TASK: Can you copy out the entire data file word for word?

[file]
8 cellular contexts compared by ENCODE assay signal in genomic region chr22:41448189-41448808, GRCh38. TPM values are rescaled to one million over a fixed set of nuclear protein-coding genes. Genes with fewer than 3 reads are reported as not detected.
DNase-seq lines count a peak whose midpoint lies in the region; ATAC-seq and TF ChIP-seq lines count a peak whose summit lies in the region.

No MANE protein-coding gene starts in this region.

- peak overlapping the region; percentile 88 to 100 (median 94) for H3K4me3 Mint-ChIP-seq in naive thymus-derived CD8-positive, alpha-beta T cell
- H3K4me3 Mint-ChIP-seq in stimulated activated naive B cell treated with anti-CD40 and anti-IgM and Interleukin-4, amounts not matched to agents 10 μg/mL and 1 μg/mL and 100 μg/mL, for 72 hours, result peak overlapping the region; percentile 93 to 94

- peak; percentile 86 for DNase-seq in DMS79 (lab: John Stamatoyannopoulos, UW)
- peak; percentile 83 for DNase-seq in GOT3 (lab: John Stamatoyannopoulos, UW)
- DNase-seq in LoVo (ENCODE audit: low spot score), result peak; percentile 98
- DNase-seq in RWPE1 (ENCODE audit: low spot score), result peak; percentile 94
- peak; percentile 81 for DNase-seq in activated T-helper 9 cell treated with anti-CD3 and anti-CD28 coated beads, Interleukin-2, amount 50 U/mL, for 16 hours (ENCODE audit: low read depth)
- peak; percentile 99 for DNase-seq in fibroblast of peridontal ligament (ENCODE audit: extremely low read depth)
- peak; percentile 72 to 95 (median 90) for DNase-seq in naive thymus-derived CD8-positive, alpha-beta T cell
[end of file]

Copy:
8 cellular contexts compared by ENCODE assay signal in genomic region chr22:41448189-41448808, GRCh38. TPM values are rescaled to one million over a fixed set of nuclear protein-coding genes. Genes with fewer than 3 reads are reported as not detected.
DNase-seq lines count a peak whose midpoint lies in the region; ATAC-seq and TF ChIP-seq lines count a peak whose summit lies in the region.

No MANE protein-coding gene starts in this region.

- peak overlapping the region; percentile 88 to 100 (median 94) for H3K4me3 Mint-ChIP-seq in naive thymus-derived CD8-positive, alpha-beta T cell
- H3K4me3 Mint-ChIP-seq in stimulated activated naive B cell treated with anti-CD40 and anti-IgM and Interleukin-4, amounts not matched to agents 10 μg/mL and 1 μg/mL and 100 μg/mL, for 72 hours, result peak overlapping the region; percentile 93 to 94

- peak; percentile 86 for DNase-seq in DMS79 (lab: John Stamatoyannopoulos, UW)
- peak; percentile 83 for DNase-seq in GOT3 (lab: John Stamatoyannopoulos, UW)
- DNase-seq in LoVo (ENCODE audit: low spot score), result peak; percentile 98
- DNase-seq in RWPE1 (ENCODE audit: low spot score), result peak; percentile 94
- peak; percentile 81 for DNase-seq in activated T-helper 9 cell treated with anti-CD3 and anti-CD28 coated beads, Interleukin-2, amount 50 U/mL, for 16 hours (ENCODE audit: low read depth)
- peak; percentile 99 for DNase-seq in fibroblast of peridontal ligament (ENCODE audit: extremely low read depth)
- peak; percentile 72 to 95 (median 90) for DNase-seq in naive thymus-derived CD8-positive, alpha-beta T cell